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LILY TOMLIN (Mommo) is one of America's foremost comediennes and actresses. Throughout her extraordinary career, Tomlin has received numerous awards, including six Emmys; a Tony Award for her one-woman Broadway show, Appearing Nitely; a second Tony as Best Actress and a Drama Desk Award and Outer Critics' Circle Award for her one-woman performance in Jane Wagner's The Search for Signs of Intelligent Life in the Universe; a CableAce Award for executive producing the film adaptation of The Search; a Grammy for her comedy album This is a Recording, as well as nominations for her subsequent albums Modern Scream, And That's the Truth and On Stage; and two Peabody Awards—the first for the ABC television special Edith Ann's Christmas: Just Say Noël, and the second for narrating and executive producing the HBO film The Celluloid Closet.

Born in Detroit, Michigan, Tomlin started her career performing in local coffee houses. She moved to New York in 1965, where she soon built a strong following with her appearances at landmark clubs such as The Improvisation, Cafe Au Go Go, and the Upstairs at the Downstairs, where she later opened for the legendary Mabel Mercer in the Downstairs Room.

Tomlin made her television debut in 1966 on The Garry Moore Show and then made several memorable appearances on The Merv Griffin Show, which led to a move to California where she appeared as a regular on Music Scene. In December 1969, Tomlin joined the cast of the groundbreaking comedy show Laugh-In and immediately rose to national prominence with her characterizations of Ernestine, the irascible telephone operator, and Edith Ann, the devilish six-year-old. When Laugh-In left the air, Tomlin went on to co-write, with Jane Wagner, and star in the television comedy specials: The Lily Tomlin Show, Lily, Lily Tomlin, Lily: Sold Out, and Lily for President?, for which she won three Emmy Awards and a Writers Guild of America Award. Tomlin also starred in HBO's 1993 drama about the AIDS epidemic, And the Band Played On. She has guest starred on numerous television shows, including Homicide, X-Files and Will & Grace, and played the boss for two years on the CBS series Murphy Brown. She is also heard as the voice of the science teacher, Ms. Frizzle, on the children's animated series, The Magic School Bus, for which she was awarded an Emmy.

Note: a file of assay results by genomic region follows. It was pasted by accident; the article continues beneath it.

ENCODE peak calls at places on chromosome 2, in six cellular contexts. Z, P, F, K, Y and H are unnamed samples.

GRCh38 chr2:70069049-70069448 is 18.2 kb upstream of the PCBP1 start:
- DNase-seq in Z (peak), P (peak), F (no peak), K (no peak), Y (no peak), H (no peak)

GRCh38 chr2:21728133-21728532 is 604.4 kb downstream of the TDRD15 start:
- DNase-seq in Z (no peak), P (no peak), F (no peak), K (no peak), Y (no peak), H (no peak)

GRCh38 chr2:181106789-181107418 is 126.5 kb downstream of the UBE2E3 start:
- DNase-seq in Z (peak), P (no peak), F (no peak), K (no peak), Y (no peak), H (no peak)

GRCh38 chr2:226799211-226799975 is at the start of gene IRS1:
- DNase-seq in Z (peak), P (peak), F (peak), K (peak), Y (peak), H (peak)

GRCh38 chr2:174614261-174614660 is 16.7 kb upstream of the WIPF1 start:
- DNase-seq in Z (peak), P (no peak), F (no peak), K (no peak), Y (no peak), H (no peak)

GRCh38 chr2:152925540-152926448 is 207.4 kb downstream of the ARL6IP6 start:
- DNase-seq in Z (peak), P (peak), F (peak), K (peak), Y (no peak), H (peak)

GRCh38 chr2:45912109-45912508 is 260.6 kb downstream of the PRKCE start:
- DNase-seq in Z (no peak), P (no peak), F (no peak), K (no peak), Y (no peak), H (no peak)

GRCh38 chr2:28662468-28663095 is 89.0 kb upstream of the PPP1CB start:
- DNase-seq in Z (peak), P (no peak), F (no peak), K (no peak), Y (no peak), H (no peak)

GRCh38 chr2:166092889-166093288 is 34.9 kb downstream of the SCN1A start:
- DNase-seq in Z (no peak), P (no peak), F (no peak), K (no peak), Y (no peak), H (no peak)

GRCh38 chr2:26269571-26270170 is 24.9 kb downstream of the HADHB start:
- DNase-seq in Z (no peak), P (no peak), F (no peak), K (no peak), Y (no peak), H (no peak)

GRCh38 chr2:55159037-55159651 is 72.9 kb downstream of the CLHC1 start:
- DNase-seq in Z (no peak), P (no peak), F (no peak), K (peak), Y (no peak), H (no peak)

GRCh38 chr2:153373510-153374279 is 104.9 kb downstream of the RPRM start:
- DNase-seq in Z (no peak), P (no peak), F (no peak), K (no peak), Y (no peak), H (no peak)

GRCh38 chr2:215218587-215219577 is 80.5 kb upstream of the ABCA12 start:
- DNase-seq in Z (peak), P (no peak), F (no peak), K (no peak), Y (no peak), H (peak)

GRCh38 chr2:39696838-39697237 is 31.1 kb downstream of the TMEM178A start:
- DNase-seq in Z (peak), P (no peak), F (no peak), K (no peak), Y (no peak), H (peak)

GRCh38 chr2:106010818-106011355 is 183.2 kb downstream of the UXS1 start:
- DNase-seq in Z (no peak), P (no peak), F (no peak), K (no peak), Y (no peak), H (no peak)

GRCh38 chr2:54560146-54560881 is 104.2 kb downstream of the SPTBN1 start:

Tomlin made her Broadway debut in the 1977 play Appearing Nitely, written and directed by Jane Wagner. Appearing Nitely included such favorites as Ernestine, Edith Ann and Judith Beasley, the Calumet City housewife, and also introduced Trudy the bag lady, Crystal the hang-gliding quadriplegic, Rick the singles bar cruiser, Glenna as a child of the sixties, and Sister Boogie Woman, a 77-year-old blues revivalist. Appearing Nitely was later adapted as both an album and an HBO Special. Tomlin next appeared on Broadway in 1985 in a year-long, SRO run of Jane Wagner's critically acclaimed play, The Search for Signs of Intelligent Life in the Universe. The Broadway success was followed by a coast-to-coast, 14-city tour that spanned four and a half years. Tomlin extended this extraordinary theatrical career with a cross-country, 29-city tour of The Search, a new production of The Search on Broadway, a record-breaking, six-month run of the production in San Francisco, and a six-week run in Los Angeles.

On film, Tomlin made her debut in Robert Altman's Nashville, for which she was nominated for an Academy Award, and won both the New York Film Critics and National Society of Film Critics Award for Best Supporting Actress. She next starred opposite Art Carney in Robert Benton's The Late Show. She went on to star with John Travolta as a lonely housewife in Jane Wagner's Moment By Moment, and then teamed with Jane Fonda and Dolly Parton in the comedy 9 to 5. She starred as the happy homemaker who became The Inc


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